Cairo Institute for Human Rights Studies held the tenth course on human rights for the students universities and high institutes over the period from the 9th through the 25th of August 2003. Around 80 students participated in the course with different study backgrounds as it included students from the faculties of economics and political sciences and arts and law students, in addition to a group of the Arab students studying in Egypt.
The course was built on an integrated program of lectures given by 35 academics and officials working in the Egyptian and Arab human rights organizations. The lectures dealt with different themes such as the philosophical, moral and historical roots of human rights, a detailed review of the most important human rights international treaties and agreements, the role of the civil society organizations in defending human rights and propagandizing for its values, human rights in Islam and Christianity, the issues of women, the position of human rights in the Iraqi crisis, and human rights in the cinema, theatre and public culture.
The course also involved a group of field visits to the non-governmental organizations (NGOs) in Egypt working in the field of human rights, in addition to analyzing a number of documentary films and documentaries on the issues of violence against women, FGM and the freedom of opinion and expression through presenting a documentary film for the trial the Sudanese intellectual “Mahmoud Mohamed Taha” who was accused of changing religionردة and was sentenced to death in 1985 by the Sudanese authorities.
For the second year, the idea of the groups of the workshops was developed to discuss a number of issues and human rights related topics on the periphery of the program of the course. These groups aim at giving the opportunity to express their opinions freely, developing their critical vision, training them on discussion and exchanging views within an atmosphere of tolerance and mutual respect in a time during which the real opportunities for developing an effective students’ contribution towards the public issues inside the Egyptian universities are almost absent either because of the floods of legal constraints and impediments sieging the students’ activities or because of the students’ drift away from them.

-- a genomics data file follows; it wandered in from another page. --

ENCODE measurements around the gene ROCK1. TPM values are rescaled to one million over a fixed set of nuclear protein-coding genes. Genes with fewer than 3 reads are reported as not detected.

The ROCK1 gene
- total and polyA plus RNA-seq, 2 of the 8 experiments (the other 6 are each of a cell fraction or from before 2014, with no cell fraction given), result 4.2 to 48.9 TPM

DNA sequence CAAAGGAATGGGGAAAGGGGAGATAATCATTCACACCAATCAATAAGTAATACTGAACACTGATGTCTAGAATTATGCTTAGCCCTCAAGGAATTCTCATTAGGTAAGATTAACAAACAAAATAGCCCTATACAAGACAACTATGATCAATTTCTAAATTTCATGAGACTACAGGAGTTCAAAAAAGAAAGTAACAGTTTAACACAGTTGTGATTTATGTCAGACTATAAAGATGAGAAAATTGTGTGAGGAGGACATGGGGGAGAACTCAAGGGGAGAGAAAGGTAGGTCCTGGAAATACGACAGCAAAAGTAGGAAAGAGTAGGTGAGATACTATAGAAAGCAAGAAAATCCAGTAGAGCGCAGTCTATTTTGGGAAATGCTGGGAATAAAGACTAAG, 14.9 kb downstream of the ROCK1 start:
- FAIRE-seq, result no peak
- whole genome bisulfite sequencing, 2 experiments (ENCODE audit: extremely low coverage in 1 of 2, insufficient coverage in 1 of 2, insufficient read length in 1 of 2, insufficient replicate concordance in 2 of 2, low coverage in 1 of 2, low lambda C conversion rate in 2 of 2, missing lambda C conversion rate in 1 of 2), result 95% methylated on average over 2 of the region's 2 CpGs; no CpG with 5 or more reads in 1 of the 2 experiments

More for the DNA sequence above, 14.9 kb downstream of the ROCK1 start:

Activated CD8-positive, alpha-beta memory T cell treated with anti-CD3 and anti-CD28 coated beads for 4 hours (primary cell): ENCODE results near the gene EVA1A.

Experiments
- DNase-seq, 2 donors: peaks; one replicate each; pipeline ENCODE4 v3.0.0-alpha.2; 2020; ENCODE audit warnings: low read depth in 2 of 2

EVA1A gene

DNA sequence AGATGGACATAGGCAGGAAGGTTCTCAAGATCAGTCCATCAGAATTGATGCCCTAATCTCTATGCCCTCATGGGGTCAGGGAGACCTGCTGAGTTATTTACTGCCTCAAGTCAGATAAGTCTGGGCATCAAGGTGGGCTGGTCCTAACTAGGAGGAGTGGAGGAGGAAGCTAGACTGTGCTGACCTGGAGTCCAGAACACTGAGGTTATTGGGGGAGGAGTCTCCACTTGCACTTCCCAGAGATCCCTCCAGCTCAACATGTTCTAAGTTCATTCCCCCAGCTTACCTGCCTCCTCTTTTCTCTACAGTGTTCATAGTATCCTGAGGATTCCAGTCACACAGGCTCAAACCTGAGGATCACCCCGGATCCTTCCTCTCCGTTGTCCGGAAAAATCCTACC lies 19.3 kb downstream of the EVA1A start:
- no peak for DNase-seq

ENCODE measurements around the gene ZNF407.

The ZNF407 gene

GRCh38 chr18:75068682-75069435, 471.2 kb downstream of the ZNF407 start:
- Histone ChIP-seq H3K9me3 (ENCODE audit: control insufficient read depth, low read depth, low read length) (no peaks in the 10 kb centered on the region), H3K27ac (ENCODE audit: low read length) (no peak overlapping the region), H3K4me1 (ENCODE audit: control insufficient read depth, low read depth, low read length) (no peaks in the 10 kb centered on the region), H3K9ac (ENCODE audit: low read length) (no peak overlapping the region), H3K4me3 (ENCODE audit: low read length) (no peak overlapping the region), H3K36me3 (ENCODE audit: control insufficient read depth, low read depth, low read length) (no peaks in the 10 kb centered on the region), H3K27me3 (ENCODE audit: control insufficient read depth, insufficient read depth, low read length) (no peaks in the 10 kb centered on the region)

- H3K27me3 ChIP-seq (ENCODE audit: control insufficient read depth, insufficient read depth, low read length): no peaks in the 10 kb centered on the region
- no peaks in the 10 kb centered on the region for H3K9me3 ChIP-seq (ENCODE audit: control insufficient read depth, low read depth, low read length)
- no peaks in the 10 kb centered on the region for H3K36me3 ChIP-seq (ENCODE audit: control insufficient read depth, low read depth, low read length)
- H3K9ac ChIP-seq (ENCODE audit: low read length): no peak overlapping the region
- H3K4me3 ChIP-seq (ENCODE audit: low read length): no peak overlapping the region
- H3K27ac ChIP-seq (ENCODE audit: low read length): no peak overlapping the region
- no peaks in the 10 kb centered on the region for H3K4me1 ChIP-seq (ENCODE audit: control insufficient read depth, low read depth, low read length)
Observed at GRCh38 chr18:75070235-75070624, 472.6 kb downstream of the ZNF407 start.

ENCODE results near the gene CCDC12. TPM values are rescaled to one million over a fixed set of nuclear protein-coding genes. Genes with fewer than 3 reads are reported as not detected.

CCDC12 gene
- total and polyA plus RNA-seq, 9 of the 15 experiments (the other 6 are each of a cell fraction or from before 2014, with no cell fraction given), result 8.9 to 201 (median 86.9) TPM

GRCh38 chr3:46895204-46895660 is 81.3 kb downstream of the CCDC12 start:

The participants were divided into seven groups upon their interests and some of the students who participated in the previous courses participated in organizing and directing dialogue inside the workshops which dealt with: human rights between universalism and specificity, Islam and human rights, discrimination against women, globalization and human rights, democracy and human rights, freedom of thought and expression, and special issues in human rights such as the Iraqi crisis and the status in Palestine and Sudan.
This educating course comes as part of the role performed by the Cairo Institute to publicize for the culture of human rights especially among the students and inside the universities. The absence of human rights basics from the educational courses in both the early stags of primary and secondary education reaching the university education left a very wide gap between the students and the culture of human rights. By the end of the course, a lot of the participants emphasized, as compared to their status prior to it, that they got a lot that was away from their area of interest previously such as the international human rights treaties and the mechanisms for developing and protecting human rights and the role of the NGOs.
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